From Rabies to Salmonella: The Prevalence and Risks of Zoonotic Diseases
Reviewing a list of zoonotic diseases can bring about a paranoid, highly concerned state of mind. As with anything, though, control is regained when you know what’s out there and how you can take measures to reduce exposure.
At Androscoggin Animal Hospital, our veterinarians help you do just that through your pet’s routine wellness exams. By updating vaccinations, continuing monthly parasite preventives, and observing any changes, you’re protecting your pet’s health – and the health of your entire family.
A zoonosis is a disease that can be transmitted to humans from other species. Various zoonotic diseases pose significant risks to everybody (such as farmers, hunters, and gardeners), with pet owners taking extra precautions. For example:
- Your pet’s waste should never be handled with bare hands. Discard waste promptly, wearing gloves or using a pooper scooper. Wash out your cat’s litter box regularly.
- Wash your children’s hands after playing in public sandboxes, dirt, beaches, or other areas that animals frequent.
- Keep up your pet’s monthly parasite preventive. This will reduce the risk of internal and external parasites, as well as vector-borne illnesses.
- Update any vaccinations that protect against zoonotic diseases carried by wildlife.
Common Zoonotic Diseases
There are dozens of diseases that can spread from animals to humans, but the most common ones that affect pets and their people are:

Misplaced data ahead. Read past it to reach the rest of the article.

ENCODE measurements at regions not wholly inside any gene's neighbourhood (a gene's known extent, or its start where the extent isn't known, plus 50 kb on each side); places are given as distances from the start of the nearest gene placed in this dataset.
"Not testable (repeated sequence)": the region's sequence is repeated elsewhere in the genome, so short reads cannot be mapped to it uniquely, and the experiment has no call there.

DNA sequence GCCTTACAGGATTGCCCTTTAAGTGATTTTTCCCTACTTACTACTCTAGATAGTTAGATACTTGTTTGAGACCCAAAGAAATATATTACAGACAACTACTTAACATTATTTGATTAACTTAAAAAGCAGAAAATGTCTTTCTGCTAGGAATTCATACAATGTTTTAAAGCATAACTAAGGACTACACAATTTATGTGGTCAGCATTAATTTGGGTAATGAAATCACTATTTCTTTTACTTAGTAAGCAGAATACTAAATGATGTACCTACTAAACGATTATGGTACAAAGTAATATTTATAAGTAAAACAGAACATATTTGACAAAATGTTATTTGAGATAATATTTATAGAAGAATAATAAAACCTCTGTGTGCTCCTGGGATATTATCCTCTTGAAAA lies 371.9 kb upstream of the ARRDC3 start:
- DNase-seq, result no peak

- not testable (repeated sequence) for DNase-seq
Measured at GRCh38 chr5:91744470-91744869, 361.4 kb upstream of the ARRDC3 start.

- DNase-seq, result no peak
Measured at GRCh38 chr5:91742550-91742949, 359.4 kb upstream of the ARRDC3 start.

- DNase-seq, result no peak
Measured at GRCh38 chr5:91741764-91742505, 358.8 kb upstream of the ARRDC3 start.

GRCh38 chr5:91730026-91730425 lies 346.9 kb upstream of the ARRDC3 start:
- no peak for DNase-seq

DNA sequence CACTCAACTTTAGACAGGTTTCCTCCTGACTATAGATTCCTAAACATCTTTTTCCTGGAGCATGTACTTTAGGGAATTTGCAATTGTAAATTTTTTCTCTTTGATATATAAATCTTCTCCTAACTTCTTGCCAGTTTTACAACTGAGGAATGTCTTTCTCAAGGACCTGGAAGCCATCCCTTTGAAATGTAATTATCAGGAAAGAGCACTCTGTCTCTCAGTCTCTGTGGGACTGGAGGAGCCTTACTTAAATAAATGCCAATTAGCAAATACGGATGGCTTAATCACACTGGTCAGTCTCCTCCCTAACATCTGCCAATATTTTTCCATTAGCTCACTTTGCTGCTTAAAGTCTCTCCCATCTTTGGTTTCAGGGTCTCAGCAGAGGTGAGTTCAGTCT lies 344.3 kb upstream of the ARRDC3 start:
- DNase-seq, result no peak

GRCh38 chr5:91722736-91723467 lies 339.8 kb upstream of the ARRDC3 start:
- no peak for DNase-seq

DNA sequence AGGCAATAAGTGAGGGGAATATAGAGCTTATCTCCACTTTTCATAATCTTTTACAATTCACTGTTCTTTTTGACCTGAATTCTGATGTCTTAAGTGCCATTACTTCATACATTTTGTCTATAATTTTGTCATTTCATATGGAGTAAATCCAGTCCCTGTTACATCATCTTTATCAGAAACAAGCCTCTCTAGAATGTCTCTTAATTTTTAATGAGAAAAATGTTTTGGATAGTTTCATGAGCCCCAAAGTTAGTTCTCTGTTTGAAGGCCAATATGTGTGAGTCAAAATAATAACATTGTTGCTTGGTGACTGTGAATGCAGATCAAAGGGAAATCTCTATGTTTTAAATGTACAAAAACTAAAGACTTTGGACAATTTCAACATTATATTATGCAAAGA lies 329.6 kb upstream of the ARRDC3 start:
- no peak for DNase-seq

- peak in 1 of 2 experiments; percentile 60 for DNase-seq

- Rabies—Caused by a virus, rabies is usually spread through contact with the saliva of an infected animal. Rabies has the potential to affect any mammal, with skunks, raccoons, bats, and foxes topping the list of wild infected species. Your pet should receive a rabies vaccination, refrain from engaging with any aggressive animals, and remain on-leash while walking.
- Lyme disease—Without monthly parasite preventives, ticks can pass Lyme disease (among other illnesses) to you and your pet.
- Toxoplasmosis—Expectant mothers are commonly warned of changing their cat’s litter box, but this zoonotic disease can also be found in raw meat. Cats are also discouraged from hunting mice or rats.
- Leptospirosis—Contracted through exposure to an infected animal’s urine, contaminated water and soil should be strictly avoided. Depending on your pet’s lifestyle, we may recommend the Leptospirosis vaccination. Cattle, pigs, raccoons, and rodents (including those kept as pets) can carry this bacterium.
- Roundworms—Yearly screening and possible repeated deworming can protect your dog and family members from the eggs passed in a puppy’s stool.
- Salmonella—Pocket pets such as mice, rats, guinea pigs, gerbils, and rabbits, as well as lizards, reptiles (including turtles), and chickens can all carry Salmonella bacteria. Thorough hand washing should be strictly enforced to reduce risk.
- Lymphocytic choriomeningitis virus (LCMV)—Passed from mice, hamsters, and guinea pigs, humans can become very sick with viral infection similar to the flu.